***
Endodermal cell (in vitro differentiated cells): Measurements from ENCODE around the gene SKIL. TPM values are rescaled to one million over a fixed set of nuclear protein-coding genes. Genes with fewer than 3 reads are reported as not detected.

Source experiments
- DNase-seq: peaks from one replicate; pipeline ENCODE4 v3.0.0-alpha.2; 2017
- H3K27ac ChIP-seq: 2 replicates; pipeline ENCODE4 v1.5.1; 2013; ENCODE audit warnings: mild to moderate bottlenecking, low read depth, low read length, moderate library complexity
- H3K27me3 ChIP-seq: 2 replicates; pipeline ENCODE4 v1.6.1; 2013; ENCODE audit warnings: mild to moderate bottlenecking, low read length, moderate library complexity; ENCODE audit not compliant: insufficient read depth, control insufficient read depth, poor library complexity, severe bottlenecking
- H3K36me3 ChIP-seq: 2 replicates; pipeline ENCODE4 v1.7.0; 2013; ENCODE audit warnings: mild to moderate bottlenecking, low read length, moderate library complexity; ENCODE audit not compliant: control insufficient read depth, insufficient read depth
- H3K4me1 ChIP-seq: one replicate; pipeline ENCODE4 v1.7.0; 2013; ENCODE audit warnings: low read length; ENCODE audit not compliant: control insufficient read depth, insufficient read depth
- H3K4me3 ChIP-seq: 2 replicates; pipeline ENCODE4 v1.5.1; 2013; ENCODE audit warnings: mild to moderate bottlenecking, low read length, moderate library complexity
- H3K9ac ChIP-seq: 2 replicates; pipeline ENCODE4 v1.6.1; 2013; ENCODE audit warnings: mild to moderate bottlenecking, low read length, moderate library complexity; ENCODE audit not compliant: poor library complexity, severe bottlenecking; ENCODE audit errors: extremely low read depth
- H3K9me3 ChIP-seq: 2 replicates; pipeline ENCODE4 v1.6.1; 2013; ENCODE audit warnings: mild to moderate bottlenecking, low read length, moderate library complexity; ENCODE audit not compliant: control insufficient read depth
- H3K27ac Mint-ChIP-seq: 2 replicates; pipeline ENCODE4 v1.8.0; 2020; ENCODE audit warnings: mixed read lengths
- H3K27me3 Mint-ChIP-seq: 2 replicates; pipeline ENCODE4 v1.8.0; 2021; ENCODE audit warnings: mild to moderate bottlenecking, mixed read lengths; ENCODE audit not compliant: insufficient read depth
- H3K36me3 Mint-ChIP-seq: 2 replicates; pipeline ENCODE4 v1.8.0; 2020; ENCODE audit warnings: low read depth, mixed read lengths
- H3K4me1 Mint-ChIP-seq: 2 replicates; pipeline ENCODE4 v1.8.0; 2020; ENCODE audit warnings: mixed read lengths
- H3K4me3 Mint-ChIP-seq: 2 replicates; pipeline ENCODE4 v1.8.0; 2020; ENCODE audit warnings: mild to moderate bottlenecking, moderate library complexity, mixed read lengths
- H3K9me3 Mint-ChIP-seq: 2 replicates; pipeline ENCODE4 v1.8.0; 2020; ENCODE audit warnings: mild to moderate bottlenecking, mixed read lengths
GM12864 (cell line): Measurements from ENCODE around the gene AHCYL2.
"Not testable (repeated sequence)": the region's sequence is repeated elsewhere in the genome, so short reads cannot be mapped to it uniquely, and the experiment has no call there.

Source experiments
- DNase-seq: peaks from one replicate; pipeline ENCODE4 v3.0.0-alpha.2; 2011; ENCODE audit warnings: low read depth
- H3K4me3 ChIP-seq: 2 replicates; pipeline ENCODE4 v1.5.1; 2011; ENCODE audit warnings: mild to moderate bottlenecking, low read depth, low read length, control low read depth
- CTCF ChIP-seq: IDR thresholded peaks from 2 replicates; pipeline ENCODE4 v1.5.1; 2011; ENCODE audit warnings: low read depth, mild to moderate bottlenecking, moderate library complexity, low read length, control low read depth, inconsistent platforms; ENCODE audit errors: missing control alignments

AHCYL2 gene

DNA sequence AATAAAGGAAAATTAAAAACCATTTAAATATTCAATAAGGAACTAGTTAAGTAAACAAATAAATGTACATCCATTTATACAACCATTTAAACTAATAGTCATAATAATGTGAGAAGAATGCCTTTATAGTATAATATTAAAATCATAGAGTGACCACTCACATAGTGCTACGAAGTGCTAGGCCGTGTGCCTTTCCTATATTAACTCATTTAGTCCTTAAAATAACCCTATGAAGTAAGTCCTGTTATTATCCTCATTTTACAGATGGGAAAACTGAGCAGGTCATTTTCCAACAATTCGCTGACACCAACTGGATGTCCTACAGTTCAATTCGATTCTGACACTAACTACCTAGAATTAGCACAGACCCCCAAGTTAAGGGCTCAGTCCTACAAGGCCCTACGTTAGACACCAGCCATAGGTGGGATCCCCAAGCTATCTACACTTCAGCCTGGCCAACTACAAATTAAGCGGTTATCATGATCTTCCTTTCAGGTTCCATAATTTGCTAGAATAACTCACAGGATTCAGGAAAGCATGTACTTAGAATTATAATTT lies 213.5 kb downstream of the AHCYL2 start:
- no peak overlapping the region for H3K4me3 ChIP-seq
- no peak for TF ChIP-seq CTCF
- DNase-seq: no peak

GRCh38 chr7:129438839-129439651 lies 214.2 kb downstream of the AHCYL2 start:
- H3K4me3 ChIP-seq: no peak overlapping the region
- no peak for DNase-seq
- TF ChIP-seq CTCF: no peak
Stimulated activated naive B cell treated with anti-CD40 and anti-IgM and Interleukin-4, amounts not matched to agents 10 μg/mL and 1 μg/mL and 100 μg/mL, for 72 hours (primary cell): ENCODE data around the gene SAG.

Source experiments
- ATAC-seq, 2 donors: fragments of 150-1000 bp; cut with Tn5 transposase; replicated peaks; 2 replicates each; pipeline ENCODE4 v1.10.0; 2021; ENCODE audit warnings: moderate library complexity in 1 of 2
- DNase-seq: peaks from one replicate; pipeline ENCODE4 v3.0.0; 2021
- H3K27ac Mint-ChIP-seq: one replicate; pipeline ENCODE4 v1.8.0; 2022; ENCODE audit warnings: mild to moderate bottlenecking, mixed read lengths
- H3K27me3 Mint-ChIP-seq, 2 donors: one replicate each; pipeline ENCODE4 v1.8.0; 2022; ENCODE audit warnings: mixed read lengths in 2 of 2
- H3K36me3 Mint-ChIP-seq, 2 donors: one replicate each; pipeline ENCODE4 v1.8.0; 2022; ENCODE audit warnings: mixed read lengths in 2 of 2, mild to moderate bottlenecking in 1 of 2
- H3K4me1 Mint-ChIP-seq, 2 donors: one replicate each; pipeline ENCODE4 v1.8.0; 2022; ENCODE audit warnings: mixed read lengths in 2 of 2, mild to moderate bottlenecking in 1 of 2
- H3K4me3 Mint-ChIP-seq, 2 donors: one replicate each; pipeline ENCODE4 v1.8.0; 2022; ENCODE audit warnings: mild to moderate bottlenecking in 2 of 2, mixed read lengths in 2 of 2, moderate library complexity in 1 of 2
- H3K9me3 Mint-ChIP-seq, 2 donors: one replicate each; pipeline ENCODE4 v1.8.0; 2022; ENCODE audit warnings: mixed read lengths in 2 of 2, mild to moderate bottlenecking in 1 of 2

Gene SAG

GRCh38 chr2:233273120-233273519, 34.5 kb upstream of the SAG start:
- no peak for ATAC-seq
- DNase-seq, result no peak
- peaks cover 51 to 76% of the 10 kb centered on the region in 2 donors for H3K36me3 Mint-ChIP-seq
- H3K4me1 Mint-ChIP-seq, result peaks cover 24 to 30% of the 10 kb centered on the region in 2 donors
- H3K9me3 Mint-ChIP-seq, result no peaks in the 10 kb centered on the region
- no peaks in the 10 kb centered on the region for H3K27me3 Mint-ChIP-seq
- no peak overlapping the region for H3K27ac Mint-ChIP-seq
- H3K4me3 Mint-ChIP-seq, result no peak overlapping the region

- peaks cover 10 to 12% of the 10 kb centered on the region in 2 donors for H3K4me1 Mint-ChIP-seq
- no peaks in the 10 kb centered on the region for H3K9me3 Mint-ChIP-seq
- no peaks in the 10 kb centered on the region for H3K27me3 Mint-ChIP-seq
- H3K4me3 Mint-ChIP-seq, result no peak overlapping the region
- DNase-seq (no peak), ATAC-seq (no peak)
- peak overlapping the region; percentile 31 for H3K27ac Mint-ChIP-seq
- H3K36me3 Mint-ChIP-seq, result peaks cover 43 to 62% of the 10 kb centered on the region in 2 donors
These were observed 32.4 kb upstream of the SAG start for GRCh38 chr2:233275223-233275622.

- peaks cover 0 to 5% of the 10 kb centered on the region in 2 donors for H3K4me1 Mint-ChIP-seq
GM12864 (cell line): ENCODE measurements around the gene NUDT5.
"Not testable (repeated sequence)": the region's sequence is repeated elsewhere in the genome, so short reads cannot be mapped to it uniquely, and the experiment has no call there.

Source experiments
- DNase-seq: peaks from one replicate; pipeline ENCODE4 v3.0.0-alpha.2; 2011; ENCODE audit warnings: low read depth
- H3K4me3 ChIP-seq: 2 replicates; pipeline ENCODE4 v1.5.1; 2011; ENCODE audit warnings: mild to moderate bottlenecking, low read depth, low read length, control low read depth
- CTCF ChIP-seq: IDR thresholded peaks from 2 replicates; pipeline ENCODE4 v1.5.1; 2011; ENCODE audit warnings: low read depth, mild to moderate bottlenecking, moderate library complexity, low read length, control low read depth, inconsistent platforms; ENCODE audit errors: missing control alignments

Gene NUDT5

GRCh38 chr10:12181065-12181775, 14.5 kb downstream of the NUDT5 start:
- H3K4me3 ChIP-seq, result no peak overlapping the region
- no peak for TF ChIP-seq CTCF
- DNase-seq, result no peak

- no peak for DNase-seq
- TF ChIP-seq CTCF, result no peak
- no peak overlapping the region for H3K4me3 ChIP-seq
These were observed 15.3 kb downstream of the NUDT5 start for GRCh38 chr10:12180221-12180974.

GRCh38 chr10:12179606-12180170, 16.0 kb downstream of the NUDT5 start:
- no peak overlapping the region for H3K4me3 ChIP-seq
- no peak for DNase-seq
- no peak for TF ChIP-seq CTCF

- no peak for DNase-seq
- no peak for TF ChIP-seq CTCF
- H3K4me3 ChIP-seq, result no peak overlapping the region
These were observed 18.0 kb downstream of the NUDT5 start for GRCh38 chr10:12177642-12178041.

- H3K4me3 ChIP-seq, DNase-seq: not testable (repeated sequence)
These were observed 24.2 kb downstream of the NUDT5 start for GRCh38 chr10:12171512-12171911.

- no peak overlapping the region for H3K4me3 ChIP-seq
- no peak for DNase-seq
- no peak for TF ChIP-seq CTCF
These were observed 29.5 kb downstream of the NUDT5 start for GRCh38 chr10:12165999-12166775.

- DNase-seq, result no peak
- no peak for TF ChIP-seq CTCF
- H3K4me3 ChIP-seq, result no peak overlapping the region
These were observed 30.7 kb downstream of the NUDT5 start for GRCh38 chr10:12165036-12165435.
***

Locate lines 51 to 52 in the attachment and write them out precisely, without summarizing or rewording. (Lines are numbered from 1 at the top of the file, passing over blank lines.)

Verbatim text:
- H3K4me3 Mint-ChIP-seq, result no peak overlapping the region

- peaks cover 10 to 12% of the 10 kb centered on the region in 2 donors for H3K4me1 Mint-ChIP-seq